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Akst: Lay low today, and try to relax

I am so the right person to write this column. Check your calendar.

I see you realize today is Friday the 13th (one of three this year; each occurs 13 weeks apart).

The reason I should write about Friday the 13th is that “Akst” is an alias. My real last name is Voorhees.

That’s right: I’m Jason Voorhees of all the “Friday the 13th” movies. Got the mask to prove it. I’ve lost count of the sequels. I’ve made so much in royalties that I only write this column for fun.

I’ll share a trade secret. Here’s how to make the freaky/scary noise you hear just before I strike. In your scariest whisper, say, “Kee hee hee, hah hah hah.”

OK, that was fun, but even in lighter columns, I try to say something useful.

Your fear of today is known as paraskevidekatriaphobia. Many people are miserable today, some so much they don’t get up or leave their houses.

Donald Dossey, therapist and founder of the Stress Management Center and Phobia Institute in Asheville, N.C., is a well-known researcher of this phobia.

The phobia institute once estimated the economy loses hundreds of millions of dollars each Friday the 13th (people unwilling to travel, shop, etc.), although that estimate has not been verified.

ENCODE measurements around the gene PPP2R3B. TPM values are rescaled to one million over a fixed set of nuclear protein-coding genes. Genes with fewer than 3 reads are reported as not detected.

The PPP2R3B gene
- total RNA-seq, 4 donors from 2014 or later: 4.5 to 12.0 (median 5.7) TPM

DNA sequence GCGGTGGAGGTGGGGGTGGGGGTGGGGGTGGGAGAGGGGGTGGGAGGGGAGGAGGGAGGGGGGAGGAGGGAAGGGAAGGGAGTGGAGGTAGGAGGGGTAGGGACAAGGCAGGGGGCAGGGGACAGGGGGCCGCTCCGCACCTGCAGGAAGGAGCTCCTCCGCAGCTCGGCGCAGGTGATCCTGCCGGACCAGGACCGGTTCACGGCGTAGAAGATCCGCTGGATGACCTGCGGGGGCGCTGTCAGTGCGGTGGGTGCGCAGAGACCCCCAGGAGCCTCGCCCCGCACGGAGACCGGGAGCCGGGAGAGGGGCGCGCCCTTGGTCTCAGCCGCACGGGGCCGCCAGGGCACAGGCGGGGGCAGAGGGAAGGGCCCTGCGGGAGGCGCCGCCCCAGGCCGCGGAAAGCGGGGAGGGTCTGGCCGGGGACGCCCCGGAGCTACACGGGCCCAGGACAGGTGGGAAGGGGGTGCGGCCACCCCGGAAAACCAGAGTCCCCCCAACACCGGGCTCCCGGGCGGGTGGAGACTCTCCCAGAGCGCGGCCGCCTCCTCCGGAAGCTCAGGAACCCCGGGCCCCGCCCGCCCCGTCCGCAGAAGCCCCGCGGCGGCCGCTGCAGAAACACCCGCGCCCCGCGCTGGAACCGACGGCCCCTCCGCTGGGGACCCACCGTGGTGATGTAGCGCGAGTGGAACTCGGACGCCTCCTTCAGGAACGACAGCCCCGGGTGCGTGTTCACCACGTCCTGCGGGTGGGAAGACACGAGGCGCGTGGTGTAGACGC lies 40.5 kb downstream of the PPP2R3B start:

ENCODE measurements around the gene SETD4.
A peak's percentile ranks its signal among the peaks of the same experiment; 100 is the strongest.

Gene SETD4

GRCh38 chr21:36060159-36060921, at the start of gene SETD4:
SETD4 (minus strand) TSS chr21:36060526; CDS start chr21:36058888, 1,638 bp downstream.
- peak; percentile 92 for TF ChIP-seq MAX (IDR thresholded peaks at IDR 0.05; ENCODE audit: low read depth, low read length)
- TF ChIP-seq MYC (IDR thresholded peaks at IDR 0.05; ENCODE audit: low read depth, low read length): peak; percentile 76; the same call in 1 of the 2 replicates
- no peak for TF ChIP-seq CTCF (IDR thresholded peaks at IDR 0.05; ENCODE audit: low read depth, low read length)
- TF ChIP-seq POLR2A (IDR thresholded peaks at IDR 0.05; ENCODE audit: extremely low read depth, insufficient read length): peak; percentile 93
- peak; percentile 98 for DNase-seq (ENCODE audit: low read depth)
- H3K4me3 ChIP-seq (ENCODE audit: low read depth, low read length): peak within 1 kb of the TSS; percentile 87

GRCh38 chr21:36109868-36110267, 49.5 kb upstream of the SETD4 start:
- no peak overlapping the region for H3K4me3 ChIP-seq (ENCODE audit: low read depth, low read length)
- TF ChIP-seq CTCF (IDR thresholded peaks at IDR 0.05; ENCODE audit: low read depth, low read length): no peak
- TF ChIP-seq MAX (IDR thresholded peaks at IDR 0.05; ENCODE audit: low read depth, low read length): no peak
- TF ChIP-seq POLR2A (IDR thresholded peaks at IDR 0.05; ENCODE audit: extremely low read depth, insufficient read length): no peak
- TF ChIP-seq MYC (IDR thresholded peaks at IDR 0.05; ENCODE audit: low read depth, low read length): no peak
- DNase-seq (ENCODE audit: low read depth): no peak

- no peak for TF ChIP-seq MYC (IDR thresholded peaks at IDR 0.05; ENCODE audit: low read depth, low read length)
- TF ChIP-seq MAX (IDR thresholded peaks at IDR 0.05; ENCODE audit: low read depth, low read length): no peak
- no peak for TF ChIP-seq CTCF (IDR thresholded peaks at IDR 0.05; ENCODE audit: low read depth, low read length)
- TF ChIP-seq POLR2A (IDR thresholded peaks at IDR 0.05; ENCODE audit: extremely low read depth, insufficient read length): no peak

Anyway, Dossey, also a folklorist, told National Geographic in 2004 that the fear of Friday the 13th is rooted in ancient, separate, bad-luck associations with the number 13 and the day Friday. The two ultimately combined to make one really unlucky day.

Thirteen hasn’t caught a break from the get-go.

Fear of 13 traces back to a Norse myth about 12 gods having a dinner party at Valhalla. A 13th god crashed the party, and all heck broke loose.

Ever notice how often history goes awry because of a dinner party?

There is also a biblical reference to 13. Judas, the apostle who betrayed Jesus, was the 13th guest to the Last Supper. Also, in ancient Rome, witches reportedly gathered in groups of 12. The 13th was believed to be the devil.

Some say 13 is bad simply because it comes after 12 (darn that number line). Numerologists consider 12 a “complete” number: there are 12 months in a year, 12 signs of the zodiac, 12 gods of Olympus, 12 labors of Hercules, 12 tribes of Israel and 12 Apostles of Jesus. Exceeding 12 is just wrong.

One upside: For pagans, 13 is a lucky number. It corresponds with the number of full moons in a year.

As for Friday, it’s well known among Christians as the day Jesus was crucified. Some biblical scholars believe Eve tempted Adam with the forbidden fruit on Friday, and that Cain slew Abel on Friday the 13th.

Why are we convinced bad things will happen today? Thomas Gilovich of Cornell University told LiveScience.com that our brains are almost too good at making associations.

“If anything bad happens to you on Friday the 13th, the two will be forever associated in your mind, and all those uneventful days in which the 13th fell on a Friday will be ignored,” he said.

Sufferers, I can’t give psychological advice. Most of the material I’ve read suggests trying (very hard) to look for positive things that might happen today. Just realize that your fear is based on really old stories. Try to relax.

• Jason Akst teaches journalism and public relations at Northern Illinois University. You can reach him at jasondakst@gmail.com.

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